Biography of Judge Martin L. Durgin

Judge Martin L. Durgin, Justice of the Municipal Court at Milo, was born in this town, March 26, 1852, son of Martin L. and Emalie (Cogswell) Durgin. Both parents were natives of New Hampshire. The father, who came from Coos County of that State about fifty years ago, lived in Exeter, Orneville, La Grange, and Sebec before he came to Milo. He was a blacksmith by trade, which he followed until 1868; and he was subsequently engaged in farming for a short time. During his later years he conducted an express business and carried the United States mail. A progressive, public-spirited man, he took an important part in the public affairs of the various towns in which he resided. His first Presidential vote was cast for William H. Harrison in 1840. Later he became a strong abolitionist, and during the Civil War enlisted several times, but was not accepted on account of physical disability. While in religious belief he was a Universalist, he had respect and sympathy for all other denominations, and his hospitable roof frequently provided rest and refreshment to ministers who temporarily visited the community in which he lived. His wife, Emalie, was of Scotch ancestry on her mother’s side, and represented the Cogswell and McAllister families of New Hampshire. She became the mother of ten children, five of whom are living, namely: Cyrus C., a prosperous farmer of La Grange; Adelaide V., who married Robert H. Leonard, and resides in Silver City, Idaho; Ida L.; Martin L.; and C. H. Durgin, who is chief engineer at Morse & Co.’s mills in Bangor, Me. The others were: Cyrus C. (first), Sarah, John M., Mary, and Charles F. The father died in 1891, and the mother in 1885.

Martin L. Durgin, the subject of this biography, was educated in the public schools of La Grange, Sebec, and Milo. After completing his studies he went to Idaho, where he was for some time employed in a quartz-mill. Then he returned home and studied law with William P. Young, of Milo, and was admitted to the bar in 1878. His law practice is extensive and profitable. The high reputation he enjoys has been won by hard work and an untiring devotion to the cases entrusted to his charge. An indefatigable worker for the success of the Republican party; he has been the chairman of the Town and County Committees, a delegate to many conventions, and has often presented the names of successful candidates for public office. He has served with ability as Town Clerk, has been Moderator several years, and, appointed Justice of the Municipal Court by Governor Cleaves in 1893, he was reappointed by Governor Powers in 1897. He is actively interested in educational matters, was instrumental in building the new schoolhouse, and is at the present time serving as Supervisor. His ability, both as a lawyer and orator, are frequently used for the benefit of his party. He conceived and prepared the bill passed by the legislature, by which all municipal judges are made justices of the peace ex officio.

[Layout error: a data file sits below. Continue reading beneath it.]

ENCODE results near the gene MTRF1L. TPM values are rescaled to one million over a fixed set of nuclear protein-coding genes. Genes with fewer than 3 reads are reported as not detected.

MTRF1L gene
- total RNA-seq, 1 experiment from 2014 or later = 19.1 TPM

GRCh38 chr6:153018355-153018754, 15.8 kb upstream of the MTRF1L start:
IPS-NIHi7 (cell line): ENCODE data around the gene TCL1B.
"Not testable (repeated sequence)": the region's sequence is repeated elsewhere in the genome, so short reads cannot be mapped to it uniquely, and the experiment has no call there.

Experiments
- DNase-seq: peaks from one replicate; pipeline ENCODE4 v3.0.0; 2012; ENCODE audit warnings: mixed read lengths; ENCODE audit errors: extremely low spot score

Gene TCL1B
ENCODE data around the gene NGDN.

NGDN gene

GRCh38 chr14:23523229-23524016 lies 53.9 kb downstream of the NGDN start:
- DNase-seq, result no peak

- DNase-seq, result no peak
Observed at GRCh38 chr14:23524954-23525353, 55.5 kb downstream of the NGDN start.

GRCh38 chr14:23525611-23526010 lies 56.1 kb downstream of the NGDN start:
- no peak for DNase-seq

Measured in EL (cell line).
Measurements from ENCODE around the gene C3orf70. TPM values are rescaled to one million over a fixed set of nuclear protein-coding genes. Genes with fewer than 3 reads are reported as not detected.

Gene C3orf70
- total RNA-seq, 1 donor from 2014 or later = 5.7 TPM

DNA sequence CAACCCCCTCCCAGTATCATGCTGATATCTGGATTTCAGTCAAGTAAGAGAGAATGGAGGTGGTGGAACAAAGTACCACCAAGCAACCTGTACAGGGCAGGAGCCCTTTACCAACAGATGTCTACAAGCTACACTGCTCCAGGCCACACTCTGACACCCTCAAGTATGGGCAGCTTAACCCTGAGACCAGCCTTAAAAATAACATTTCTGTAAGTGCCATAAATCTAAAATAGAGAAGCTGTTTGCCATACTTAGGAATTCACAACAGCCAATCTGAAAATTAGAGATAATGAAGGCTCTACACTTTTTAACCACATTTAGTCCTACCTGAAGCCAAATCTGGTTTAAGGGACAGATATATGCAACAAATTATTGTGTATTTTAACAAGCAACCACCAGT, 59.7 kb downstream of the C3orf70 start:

Judge Durgin is a Past Master of Piscataquis Lodge, F. & A. M.; a member of Piscataquis Chapter, Royal Arch Masons; and of Aldworth Chapter, 0. E. S. He is also ‘connected with Dirigo Lodge, . No. 163, I. 0. 0. F.;’ with the Lodge of Rebeccas; with Mutual Lodge, No. II, Ancient Order of United Workmen; with Constantia Lodge, No. 233, Independent Order of Good Templars; and with the fraternity of Foresters. He takes a lively interest in all social events, amusements, and musical affairs, and is a member of the quartet choir of the Baptist church. He married Rosella J. Sampson, daughter of Captain Sampson, who commanded Company D, Second Maine Regiment, during the Rebellion, and was a prominent resident of Milo in his day. Mrs. Durgin is the mother of one son, Frank W., who is now attending the high school.

Source: Biographical review: containing life sketches of leading citizens of Somerset, Piscataquis, Hancock, Washington, and Aroostook counties, Maine. Boston: Biographical Review Publishing Company, 1898.

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